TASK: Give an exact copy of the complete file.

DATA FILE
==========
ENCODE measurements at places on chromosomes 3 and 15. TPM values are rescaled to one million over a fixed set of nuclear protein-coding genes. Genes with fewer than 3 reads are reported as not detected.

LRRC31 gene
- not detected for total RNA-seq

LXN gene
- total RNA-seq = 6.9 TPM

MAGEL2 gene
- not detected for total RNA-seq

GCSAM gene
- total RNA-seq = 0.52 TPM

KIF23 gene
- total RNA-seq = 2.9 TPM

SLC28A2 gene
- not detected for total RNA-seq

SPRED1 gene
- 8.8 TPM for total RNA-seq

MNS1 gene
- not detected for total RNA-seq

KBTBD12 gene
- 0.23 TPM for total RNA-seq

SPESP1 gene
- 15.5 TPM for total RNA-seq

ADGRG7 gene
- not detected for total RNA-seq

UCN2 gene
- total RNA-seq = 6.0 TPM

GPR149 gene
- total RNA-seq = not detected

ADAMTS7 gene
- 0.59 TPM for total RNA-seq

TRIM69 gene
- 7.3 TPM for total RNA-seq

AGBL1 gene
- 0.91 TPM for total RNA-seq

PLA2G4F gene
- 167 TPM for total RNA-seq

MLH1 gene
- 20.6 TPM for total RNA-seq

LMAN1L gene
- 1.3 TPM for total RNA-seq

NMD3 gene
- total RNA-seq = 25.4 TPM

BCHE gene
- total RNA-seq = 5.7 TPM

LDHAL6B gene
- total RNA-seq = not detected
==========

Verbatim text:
ENCODE measurements at places on chromosomes 3 and 15. TPM values are rescaled to one million over a fixed set of nuclear protein-coding genes. Genes with fewer than 3 reads are reported as not detected.

LRRC31 gene
- not detected for total RNA-seq

LXN gene
- total RNA-seq = 6.9 TPM

MAGEL2 gene
- not detected for total RNA-seq

GCSAM gene
- total RNA-seq = 0.52 TPM

KIF23 gene
- total RNA-seq = 2.9 TPM

SLC28A2 gene
- not detected for total RNA-seq

SPRED1 gene
- 8.8 TPM for total RNA-seq

MNS1 gene
- not detected for total RNA-seq

KBTBD12 gene
- 0.23 TPM for total RNA-seq

SPESP1 gene
- 15.5 TPM for total RNA-seq

ADGRG7 gene
- not detected for total RNA-seq

UCN2 gene
- total RNA-seq = 6.0 TPM

GPR149 gene
- total RNA-seq = not detected

ADAMTS7 gene
- 0.59 TPM for total RNA-seq

TRIM69 gene
- 7.3 TPM for total RNA-seq

AGBL1 gene
- 0.91 TPM for total RNA-seq

PLA2G4F gene
- 167 TPM for total RNA-seq

MLH1 gene
- 20.6 TPM for total RNA-seq

LMAN1L gene
- 1.3 TPM for total RNA-seq

NMD3 gene
- total RNA-seq = 25.4 TPM

BCHE gene
- total RNA-seq = 5.7 TPM

LDHAL6B gene
- total RNA-seq = not detected